Moving from Fear 2 Freedom

Yearly event assembles kits for victims of rape, abuse, violence and sex-trafficking

Caroline Brady and Asha Campbell

“Tonight, you are the solution,” president of Fear 2 Freedom, Rosemary Trible, said to students at Washington and Lee’s Fear 2 Freedom Celebration Night on March 10.

Students gathered in Evans Dining Hall to raise awareness and assemble after-care kits for victims of seuxal assault. The evening was sponsored by Fear 2 Freedom and The Facing Sexual Violence Project of Rockbridge County to inspire change in an uplifting manner.

This was the third year W&L hosted the event. According to co-leaders Hayden Yates, ‘16, and Elena Diller, ‘17, they plan to host it again next year.

“I’m immensely proud to plan and coordinate Fear 2 Freedom, continuously inspired by the event itself and those volunteering,” said Diller. “The aftercare kits rectify, albeit a small amount, the dehumanizing experience of a sexual assault by providing one of the first sources of comfort in the recovery process.”

Fear 2 Freedom is a non-profit organization that aims to support victims of sexual assault. The group provides after-care kits to victims of rape, child abuse, domestic violence, and sex trafficking. The kits, which will be donated to the Augusta Health Center and Carilion Clinic Family Medicine, contain clothes, toiletries and a teddy bear. The purpose of these items is to make the victim more comfortable during his or her exam period.

“I love the way F2F brings together young men and women for an important cause, fostering both community as well as activism,” Annie Persons, ‘15, said.

The after-care kits also include notes of support and comfort to the victims. Renee Pullen, a sexual assault examiner from Augusta Health, located in Fishersville, Virginia, said the notes can have a very powerful impact on the victims who read them. She said the kits make the exam visits a little less intrusive for patients.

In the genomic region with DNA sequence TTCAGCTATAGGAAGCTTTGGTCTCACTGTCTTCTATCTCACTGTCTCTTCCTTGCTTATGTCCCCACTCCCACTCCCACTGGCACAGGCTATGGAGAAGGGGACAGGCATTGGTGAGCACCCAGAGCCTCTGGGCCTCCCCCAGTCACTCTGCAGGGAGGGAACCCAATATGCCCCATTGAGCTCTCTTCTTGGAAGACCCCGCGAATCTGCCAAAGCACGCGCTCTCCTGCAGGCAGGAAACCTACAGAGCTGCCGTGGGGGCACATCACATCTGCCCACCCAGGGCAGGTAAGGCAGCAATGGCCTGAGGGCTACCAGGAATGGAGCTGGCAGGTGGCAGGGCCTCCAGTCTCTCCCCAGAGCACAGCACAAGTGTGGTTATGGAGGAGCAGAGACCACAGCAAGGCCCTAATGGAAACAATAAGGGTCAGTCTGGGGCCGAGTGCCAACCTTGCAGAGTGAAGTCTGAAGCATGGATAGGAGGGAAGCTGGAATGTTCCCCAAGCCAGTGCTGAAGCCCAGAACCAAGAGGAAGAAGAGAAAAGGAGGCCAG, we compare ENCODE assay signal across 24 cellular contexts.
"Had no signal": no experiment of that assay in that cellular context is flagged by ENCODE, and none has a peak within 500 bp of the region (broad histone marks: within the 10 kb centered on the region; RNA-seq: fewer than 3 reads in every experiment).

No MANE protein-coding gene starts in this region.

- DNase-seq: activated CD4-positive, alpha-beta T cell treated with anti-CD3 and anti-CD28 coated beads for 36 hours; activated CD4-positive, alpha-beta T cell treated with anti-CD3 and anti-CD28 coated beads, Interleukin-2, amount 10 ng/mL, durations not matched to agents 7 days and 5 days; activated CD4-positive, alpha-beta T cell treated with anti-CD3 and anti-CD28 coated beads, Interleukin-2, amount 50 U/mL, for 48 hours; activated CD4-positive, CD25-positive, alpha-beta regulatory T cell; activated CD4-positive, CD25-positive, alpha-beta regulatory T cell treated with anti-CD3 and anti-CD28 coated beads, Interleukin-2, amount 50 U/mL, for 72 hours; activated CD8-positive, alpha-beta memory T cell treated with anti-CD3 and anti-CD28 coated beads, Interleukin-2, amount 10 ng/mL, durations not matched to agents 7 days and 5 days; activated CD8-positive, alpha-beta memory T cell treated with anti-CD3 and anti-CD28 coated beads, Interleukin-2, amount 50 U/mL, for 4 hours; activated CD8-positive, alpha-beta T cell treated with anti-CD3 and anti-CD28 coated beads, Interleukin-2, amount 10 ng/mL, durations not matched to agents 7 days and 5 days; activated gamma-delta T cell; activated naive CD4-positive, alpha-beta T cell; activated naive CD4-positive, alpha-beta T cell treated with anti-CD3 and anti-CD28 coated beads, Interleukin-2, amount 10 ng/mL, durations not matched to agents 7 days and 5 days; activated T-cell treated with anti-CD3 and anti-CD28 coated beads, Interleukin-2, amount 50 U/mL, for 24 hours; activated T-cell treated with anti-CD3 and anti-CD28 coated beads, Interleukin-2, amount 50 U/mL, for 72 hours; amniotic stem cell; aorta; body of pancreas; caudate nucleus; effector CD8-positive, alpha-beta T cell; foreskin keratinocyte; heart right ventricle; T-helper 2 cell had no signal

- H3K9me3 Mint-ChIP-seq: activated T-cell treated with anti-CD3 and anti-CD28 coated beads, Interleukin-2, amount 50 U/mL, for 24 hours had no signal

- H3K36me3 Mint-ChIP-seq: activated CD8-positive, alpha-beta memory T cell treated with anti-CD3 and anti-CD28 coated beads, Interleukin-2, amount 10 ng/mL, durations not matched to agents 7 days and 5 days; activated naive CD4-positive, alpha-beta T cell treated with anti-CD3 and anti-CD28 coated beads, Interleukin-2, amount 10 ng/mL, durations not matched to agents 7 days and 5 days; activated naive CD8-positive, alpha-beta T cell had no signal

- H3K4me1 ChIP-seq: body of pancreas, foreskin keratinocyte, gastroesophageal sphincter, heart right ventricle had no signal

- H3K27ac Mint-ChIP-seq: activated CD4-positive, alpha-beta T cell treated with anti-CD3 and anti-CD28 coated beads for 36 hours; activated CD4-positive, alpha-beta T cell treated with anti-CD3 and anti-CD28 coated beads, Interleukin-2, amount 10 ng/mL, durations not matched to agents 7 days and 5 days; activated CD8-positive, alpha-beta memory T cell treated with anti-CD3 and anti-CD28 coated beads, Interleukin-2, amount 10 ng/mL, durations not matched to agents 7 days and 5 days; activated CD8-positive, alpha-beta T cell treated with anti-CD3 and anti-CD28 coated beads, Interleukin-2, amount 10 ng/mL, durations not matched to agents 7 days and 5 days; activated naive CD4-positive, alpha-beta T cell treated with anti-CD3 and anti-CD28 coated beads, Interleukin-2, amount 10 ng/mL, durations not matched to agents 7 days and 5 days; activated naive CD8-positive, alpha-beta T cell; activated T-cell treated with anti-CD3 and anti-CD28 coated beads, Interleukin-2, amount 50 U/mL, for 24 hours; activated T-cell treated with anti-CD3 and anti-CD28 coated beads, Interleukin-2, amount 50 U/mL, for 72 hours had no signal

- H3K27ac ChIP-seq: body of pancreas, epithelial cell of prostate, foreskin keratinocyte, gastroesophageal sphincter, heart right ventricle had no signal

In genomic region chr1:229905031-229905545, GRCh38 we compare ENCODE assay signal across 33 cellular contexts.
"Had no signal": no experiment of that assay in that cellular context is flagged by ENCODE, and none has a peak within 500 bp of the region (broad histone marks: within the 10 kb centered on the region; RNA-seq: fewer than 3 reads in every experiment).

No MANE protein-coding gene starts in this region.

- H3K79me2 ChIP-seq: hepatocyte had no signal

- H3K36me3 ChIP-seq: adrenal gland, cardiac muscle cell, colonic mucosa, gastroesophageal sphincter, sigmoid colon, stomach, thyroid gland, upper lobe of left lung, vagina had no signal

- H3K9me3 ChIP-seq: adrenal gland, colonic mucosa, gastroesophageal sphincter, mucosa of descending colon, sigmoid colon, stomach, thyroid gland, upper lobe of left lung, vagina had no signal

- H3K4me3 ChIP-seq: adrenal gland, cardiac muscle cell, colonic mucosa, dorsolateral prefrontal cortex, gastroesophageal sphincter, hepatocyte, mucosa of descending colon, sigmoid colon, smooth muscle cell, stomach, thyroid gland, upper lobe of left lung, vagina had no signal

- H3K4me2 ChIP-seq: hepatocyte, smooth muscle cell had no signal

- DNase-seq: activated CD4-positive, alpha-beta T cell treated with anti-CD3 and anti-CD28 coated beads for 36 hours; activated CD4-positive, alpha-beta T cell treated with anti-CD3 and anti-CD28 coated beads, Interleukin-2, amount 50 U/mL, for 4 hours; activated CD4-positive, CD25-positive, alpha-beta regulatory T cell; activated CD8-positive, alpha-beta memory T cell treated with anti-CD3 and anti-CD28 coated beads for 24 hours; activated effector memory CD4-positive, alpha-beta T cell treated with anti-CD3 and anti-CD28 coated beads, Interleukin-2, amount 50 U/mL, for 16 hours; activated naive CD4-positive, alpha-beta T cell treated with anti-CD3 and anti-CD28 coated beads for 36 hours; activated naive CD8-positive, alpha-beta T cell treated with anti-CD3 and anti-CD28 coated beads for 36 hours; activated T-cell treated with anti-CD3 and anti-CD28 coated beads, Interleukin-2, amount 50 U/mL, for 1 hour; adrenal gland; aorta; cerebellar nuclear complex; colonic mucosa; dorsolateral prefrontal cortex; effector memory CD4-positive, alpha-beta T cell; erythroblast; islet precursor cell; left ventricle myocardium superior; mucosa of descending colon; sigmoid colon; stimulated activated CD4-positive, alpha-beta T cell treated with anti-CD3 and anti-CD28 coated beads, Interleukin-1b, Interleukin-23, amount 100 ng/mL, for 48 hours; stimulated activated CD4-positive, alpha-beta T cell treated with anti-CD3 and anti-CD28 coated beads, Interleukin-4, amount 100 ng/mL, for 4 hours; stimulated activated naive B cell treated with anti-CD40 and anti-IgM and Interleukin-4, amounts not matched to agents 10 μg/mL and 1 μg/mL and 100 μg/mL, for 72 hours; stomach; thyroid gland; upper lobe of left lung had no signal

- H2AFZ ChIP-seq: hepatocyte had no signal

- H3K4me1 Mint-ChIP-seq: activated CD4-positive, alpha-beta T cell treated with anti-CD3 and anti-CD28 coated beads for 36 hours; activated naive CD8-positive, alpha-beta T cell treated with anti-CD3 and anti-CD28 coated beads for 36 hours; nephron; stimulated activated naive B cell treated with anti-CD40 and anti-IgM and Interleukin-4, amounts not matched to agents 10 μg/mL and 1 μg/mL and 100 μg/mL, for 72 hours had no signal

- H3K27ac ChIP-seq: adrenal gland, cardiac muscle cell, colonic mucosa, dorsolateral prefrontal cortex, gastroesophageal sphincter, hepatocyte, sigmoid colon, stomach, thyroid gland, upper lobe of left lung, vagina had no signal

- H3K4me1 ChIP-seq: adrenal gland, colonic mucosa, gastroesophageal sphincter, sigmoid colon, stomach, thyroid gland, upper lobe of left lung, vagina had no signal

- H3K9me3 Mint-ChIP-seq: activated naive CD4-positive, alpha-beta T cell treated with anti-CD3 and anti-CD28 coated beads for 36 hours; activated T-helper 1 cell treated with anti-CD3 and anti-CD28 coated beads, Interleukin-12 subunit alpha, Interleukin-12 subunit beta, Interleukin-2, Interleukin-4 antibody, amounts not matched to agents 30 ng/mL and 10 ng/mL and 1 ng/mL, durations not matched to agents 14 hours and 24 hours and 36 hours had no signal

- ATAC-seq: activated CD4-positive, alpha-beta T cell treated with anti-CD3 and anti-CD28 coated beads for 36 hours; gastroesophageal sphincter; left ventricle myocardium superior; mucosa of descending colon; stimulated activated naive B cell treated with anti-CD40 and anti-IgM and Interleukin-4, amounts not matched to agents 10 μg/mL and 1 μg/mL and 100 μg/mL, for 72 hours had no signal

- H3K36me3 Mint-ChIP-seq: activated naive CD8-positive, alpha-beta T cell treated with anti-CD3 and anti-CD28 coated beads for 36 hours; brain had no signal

“It means something to the patients that there’s somebody out there that cares about them besides the nurses and people in the hospital,” Pullen said.

  The Facing Sexual Violence Project was started here last year in an effort to increase awareness about the prevalence of sexual violence in Rockbridge County by fostering constructive conversations. The group’s goal is to combine more than 100 personal accounts, stories, art, and other information into a book that is expected to be released some time this spring.

“The Facing Sexual Violence Project is proud to support the Fear 2 Freedom event,” said Noelle Rutland, ’17, one of the founders of the Facing Sexual Violence Project. “Events such as Fear 2 Freedom are integral to raising awareness about the prevalence of sexual violence and demonstrating support for survivors of sexual assault or abuse.”

Participants said they were particularly moved by one student’s account of sexual assault. This was the first year that the event featured a student speaker. Last year’s speaker, who was not a member of the W&L community, focused on her experiences with domestic violence.

“So often we hear stories and shocking statistics about rape and sexual assault and immediately put them off as something that could never happen to us,” Lindsay Castleberry, ’17, said. “But hearing W&L students who have been personally affected made it so much more powerful.”

Rutland said the survivor’s account of her sexual assault is important in helping students understand how real this issue is, even if they haven’t been affected personally.

“The presence of a student survivor as a speaker at the event serves as a reminder that sexual violence is a reality which occurs on our campus,” Rutland said. “And it is up to us to take a stand against it.”

As Kim Ruscio, wife of W&L’s President Kenneth Ruscio, said: “It is wrong anywhere. It is wrong everywhere. But it is especially wrong at Washington and Lee.”